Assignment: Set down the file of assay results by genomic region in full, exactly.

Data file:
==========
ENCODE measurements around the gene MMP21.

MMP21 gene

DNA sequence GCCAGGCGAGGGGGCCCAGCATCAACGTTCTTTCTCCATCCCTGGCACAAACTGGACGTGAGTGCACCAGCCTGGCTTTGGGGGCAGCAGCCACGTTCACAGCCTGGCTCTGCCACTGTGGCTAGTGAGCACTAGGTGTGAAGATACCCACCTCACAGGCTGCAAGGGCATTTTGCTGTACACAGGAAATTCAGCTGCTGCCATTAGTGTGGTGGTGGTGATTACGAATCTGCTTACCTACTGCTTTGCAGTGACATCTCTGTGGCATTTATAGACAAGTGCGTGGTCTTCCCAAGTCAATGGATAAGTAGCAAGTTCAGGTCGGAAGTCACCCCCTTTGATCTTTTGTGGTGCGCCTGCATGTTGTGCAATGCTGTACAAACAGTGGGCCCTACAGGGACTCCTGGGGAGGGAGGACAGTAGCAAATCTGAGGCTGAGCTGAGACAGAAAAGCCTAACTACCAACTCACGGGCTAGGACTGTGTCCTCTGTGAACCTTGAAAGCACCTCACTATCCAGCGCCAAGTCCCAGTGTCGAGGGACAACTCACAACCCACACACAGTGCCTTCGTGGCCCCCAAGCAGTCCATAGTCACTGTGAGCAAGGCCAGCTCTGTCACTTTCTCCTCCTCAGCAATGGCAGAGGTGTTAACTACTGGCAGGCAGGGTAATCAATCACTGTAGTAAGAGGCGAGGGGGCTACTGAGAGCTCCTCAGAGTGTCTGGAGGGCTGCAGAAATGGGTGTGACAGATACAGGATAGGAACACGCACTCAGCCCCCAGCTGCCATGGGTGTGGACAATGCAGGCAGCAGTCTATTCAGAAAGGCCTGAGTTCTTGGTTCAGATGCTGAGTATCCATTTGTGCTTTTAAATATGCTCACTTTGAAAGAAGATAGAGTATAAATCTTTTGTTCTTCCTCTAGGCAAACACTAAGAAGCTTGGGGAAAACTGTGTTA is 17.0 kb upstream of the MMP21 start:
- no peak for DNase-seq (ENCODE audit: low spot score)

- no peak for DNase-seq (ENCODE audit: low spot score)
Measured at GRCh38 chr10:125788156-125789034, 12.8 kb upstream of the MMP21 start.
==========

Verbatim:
ENCODE measurements around the gene MMP21.

MMP21 gene

DNA sequence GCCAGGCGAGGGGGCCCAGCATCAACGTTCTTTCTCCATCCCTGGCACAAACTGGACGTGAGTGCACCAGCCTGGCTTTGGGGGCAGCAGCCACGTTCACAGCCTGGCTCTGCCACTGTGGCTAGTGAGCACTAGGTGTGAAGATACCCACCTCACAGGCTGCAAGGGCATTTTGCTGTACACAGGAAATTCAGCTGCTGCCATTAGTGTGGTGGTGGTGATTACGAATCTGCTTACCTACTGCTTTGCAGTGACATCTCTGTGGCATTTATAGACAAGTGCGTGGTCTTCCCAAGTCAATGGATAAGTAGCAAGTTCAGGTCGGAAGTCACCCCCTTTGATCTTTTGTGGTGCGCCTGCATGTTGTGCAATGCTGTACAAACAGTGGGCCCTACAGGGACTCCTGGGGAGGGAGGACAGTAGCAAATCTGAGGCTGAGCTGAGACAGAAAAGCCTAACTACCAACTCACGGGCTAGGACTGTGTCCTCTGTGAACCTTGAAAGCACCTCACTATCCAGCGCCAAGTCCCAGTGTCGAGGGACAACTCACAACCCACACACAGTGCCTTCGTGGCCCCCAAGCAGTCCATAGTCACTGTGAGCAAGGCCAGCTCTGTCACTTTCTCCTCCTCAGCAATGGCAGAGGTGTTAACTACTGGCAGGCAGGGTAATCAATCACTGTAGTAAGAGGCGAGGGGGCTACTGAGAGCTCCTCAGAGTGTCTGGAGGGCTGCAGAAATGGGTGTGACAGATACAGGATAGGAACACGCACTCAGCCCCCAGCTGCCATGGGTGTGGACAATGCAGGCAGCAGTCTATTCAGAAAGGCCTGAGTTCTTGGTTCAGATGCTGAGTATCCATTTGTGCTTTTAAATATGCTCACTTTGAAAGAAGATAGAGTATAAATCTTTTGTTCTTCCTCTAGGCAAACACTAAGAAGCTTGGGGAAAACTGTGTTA is 17.0 kb upstream of the MMP21 start:
- no peak for DNase-seq (ENCODE audit: low spot score)

- no peak for DNase-seq (ENCODE audit: low spot score)
Measured at GRCh38 chr10:125788156-125789034, 12.8 kb upstream of the MMP21 start.